Our 1980 Huey Cobra AH-1F
The Bell AH-1 Cobra is a single-engined attack helicopter developed and manufactured by the American rotorcraft manufacturer Bell Helicopter. A member of the prolific Huey family, the AH-1 is also referred to as the Huey Cobra or Snake.
The AH-1 was rapidly developed as an interim gunship in response to the United States Army's needs in the Vietnam War. It used the same engine, transmission and rotor system of the Bell UH-1 Iroquois, which had already proven itself to be a capable platform during the conflict, but paired it with a redesigned narrow fuselage among other features. The original AH-1, being a dedicated attack helicopter, came equipped with stub wings for various weapons, a chin-mounted gun turret, and an armored tandem cockpit, from which it was operated by a pilot and gunner. Its design was shaped to fulfil a need for a dedicated armed escort for transport helicopters, giving the latter greater survivability in contested environments. On 7 September 1965, the Model 209 prototype performed its maiden flight; after rapidly gaining the support of various senior officials, quantity production of the type proceeded rapidly with little revision.
During June 1967, the first examples of the AH-1 entered service with the US Army and was promptly deployed to the Vietnam theatre. It commonly provided fire support to friendly ground forces, escorted transport helicopters, and flew in "hunter killer" teams by pairing with Hughes OH-6A Cayuse scout helicopters. In the Vietnam War alone, the Cobra fleet cumulatively chalked up in excess of one million operational hours; roughly 300 AH-1s were also lost in combat. In addition to the US Army, various other branches of the US military also opted to acquire the type, particularly the United States Marine Corps. Furthermore, numerous export sales were completed with several overseas countries, including Israel, Japan, and Turkey.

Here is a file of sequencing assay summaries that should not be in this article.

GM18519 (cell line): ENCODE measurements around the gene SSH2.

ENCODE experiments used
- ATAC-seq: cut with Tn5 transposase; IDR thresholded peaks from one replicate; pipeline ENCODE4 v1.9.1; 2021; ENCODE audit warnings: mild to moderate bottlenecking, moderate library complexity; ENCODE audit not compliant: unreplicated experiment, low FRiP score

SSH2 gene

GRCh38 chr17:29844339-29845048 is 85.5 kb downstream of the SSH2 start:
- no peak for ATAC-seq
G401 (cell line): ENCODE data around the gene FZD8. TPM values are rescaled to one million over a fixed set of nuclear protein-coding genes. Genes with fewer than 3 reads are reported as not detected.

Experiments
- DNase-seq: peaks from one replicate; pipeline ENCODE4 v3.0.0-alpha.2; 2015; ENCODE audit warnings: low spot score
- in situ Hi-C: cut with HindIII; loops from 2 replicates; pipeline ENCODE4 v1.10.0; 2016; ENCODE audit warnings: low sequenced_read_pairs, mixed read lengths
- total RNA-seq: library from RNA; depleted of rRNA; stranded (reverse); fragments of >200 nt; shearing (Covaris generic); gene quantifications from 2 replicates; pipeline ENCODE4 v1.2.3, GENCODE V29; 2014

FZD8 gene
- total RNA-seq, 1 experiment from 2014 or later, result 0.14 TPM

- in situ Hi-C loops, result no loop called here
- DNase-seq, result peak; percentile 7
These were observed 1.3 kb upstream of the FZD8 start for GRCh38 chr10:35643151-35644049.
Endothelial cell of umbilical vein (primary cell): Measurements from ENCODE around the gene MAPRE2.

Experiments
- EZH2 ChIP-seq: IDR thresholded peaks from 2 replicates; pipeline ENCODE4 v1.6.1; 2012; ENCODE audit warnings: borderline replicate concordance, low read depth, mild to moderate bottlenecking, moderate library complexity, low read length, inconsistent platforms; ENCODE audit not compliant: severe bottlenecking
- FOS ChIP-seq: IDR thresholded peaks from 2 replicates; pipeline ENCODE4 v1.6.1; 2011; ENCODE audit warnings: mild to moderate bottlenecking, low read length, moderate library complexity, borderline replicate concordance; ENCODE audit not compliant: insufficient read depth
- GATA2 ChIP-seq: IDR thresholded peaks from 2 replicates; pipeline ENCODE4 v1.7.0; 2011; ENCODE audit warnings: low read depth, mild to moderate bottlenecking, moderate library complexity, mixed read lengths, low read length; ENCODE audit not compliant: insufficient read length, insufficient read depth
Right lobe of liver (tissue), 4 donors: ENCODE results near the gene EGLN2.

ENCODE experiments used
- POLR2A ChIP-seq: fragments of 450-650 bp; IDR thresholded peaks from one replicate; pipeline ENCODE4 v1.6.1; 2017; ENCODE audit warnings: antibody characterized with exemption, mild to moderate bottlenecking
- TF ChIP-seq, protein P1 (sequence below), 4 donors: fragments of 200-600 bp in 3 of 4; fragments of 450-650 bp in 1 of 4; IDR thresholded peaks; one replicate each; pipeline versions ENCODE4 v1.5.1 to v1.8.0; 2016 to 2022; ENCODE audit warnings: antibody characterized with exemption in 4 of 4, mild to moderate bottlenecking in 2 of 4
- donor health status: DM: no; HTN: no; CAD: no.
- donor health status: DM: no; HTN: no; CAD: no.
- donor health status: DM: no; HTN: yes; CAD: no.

For several decades, the AH-1 formed the core of the US Army's attack helicopter fleet, seeing combat in Vietnam, Grenada, Panama, and the Gulf War. In US Army service, the Cobra was progressively replaced by the newer and more capable Boeing AH-64 Apache during the 1990s, with the final examples being withdrawn during 2001. The Israeli Air Force (IAF) operated the Cobra most prolifically along its land border with Lebanon, using its fleet intensively during the 1982 Lebanon War. Turkish AH-1s have seen regular combat with Kurdish insurgents near Turkey's southern borders. Upgraded versions of the Cobra have been developed, such as the twin engined AH-1 SeaCobra/SuperCobra and the experimental Bell 309 KingCobra. Furthermore, surplus AH-1 helicopters have been reused for other purposes, including civilian ones; numerous examples have been converted to perform aerial firefighting operations.
Refurbished and painted